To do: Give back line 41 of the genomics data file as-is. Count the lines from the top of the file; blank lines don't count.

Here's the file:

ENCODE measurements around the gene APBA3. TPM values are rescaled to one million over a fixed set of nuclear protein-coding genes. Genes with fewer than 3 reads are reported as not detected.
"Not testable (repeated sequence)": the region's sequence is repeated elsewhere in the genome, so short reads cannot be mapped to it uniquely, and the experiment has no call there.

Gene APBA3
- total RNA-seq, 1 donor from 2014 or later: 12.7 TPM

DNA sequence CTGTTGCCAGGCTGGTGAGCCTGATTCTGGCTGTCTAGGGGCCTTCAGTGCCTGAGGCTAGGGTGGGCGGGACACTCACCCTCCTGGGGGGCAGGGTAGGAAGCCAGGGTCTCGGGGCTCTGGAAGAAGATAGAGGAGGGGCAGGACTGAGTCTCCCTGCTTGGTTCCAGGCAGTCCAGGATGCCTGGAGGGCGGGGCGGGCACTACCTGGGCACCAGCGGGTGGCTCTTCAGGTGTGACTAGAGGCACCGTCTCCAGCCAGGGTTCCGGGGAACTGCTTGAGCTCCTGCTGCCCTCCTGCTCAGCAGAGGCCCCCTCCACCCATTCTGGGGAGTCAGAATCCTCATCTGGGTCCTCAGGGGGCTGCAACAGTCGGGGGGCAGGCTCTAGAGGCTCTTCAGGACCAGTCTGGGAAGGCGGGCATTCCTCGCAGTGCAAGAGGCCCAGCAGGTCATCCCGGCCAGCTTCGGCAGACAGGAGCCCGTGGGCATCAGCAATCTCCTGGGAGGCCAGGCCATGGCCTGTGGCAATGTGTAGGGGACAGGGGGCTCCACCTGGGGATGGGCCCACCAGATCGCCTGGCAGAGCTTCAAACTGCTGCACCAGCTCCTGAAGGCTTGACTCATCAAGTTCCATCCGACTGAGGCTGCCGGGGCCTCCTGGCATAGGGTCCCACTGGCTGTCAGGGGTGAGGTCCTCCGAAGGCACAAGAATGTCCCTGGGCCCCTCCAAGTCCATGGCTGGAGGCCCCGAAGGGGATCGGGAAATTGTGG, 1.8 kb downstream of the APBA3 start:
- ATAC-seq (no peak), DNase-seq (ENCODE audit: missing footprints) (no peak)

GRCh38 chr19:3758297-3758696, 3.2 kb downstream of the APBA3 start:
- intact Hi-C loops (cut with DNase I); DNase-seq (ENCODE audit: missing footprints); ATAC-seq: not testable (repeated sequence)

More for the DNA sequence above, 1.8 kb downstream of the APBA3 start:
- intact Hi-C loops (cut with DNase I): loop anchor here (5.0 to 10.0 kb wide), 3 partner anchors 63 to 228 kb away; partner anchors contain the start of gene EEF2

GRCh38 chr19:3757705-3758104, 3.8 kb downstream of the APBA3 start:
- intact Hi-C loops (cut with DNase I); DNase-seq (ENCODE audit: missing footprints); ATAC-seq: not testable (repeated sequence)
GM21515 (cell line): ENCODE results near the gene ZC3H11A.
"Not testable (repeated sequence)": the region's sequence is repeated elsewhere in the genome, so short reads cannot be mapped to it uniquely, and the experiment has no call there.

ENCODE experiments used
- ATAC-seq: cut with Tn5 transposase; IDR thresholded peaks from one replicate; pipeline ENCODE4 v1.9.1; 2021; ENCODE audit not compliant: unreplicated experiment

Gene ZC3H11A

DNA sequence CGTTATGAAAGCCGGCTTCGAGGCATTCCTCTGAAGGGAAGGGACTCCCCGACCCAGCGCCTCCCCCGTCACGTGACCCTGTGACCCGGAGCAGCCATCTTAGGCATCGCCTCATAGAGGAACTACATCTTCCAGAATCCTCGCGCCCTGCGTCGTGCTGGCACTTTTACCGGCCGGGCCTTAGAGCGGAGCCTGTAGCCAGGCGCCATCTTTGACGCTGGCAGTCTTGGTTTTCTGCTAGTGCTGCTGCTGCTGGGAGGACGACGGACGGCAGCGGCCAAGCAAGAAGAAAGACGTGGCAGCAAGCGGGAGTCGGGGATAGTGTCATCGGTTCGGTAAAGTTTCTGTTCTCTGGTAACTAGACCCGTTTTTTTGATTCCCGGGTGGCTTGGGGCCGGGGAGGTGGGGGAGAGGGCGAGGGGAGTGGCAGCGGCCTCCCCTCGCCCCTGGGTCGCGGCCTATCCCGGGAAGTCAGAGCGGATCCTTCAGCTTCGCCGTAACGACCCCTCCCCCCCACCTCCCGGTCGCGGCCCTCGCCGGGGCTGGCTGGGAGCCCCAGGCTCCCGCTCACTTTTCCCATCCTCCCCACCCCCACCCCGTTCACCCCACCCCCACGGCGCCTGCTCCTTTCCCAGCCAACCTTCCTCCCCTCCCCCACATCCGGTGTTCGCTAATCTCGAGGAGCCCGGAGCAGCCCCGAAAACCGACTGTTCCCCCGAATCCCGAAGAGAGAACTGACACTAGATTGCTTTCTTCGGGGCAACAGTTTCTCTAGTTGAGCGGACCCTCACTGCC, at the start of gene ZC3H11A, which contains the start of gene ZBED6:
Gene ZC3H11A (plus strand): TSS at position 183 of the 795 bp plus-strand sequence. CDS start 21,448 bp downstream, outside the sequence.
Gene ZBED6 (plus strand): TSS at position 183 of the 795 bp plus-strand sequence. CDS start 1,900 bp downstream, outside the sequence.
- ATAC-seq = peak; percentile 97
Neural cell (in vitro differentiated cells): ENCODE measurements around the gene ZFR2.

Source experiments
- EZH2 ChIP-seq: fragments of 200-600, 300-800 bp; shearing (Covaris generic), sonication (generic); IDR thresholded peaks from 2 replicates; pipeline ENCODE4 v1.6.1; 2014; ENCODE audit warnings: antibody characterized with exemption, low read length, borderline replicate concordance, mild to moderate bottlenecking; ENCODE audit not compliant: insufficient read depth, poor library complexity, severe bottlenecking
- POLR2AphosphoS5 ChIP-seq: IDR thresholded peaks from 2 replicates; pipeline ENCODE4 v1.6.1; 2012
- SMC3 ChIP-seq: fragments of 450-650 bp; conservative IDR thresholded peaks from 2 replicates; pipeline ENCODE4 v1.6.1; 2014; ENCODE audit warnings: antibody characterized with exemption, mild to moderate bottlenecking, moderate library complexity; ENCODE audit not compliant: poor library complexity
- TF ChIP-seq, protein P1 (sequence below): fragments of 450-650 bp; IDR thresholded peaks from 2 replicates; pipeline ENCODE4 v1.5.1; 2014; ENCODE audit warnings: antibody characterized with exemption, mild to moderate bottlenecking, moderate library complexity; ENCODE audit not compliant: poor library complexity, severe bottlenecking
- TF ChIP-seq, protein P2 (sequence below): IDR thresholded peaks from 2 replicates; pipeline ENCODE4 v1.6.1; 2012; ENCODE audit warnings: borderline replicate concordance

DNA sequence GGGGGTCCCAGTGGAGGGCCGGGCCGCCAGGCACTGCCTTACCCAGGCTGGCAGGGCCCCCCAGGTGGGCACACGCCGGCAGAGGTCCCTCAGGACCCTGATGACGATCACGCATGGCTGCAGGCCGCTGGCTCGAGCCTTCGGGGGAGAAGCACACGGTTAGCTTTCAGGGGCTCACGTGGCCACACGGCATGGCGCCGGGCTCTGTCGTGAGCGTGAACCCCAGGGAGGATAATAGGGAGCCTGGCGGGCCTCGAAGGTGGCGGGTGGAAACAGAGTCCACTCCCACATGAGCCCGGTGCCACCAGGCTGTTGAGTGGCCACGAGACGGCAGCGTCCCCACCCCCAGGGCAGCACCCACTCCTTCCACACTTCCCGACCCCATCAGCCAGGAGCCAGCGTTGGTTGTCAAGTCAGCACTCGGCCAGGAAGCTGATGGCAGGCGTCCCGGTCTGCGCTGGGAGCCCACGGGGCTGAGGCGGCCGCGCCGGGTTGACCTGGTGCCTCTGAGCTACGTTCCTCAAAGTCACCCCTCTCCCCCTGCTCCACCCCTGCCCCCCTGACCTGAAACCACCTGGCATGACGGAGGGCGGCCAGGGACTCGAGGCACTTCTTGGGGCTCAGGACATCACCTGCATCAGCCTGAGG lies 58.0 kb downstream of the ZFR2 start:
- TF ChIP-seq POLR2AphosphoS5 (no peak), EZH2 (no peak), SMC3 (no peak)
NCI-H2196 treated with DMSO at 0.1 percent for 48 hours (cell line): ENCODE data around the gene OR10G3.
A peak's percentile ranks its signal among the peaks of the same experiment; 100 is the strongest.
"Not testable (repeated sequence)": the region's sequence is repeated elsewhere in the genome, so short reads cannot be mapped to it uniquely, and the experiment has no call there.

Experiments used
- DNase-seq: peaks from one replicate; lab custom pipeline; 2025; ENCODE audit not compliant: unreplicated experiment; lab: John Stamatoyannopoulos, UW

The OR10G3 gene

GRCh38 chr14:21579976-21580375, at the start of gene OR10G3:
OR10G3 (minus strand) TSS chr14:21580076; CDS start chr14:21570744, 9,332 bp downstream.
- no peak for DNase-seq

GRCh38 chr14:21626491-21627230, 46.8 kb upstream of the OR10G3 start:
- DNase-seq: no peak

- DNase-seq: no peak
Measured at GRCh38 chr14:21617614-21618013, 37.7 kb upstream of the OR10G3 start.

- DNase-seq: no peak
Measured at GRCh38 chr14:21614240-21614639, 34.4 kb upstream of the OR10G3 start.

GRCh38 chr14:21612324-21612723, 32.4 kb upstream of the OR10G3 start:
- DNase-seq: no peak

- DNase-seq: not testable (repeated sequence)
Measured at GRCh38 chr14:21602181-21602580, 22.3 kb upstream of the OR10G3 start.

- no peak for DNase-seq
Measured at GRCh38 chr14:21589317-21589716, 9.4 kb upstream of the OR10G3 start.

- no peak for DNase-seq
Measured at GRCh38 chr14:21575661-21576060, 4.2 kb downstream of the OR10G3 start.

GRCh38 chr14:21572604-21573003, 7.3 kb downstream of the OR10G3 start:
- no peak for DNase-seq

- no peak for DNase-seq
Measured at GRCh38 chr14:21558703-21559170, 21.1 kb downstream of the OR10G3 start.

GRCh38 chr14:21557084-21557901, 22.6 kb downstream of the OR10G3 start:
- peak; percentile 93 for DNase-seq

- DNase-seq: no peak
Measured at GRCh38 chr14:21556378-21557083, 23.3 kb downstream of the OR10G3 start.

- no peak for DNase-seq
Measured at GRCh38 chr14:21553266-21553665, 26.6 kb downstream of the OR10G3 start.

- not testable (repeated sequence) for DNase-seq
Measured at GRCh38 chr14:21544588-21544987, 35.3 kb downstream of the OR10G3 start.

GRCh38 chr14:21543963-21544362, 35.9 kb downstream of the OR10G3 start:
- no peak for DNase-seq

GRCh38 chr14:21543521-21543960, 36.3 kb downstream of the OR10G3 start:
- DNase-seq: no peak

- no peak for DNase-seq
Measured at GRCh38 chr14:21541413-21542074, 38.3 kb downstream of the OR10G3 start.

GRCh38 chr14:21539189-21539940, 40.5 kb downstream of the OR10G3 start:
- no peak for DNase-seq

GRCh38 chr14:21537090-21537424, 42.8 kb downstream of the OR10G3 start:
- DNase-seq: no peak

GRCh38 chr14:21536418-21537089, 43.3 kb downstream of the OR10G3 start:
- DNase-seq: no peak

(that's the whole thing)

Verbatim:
- DNase-seq: no peak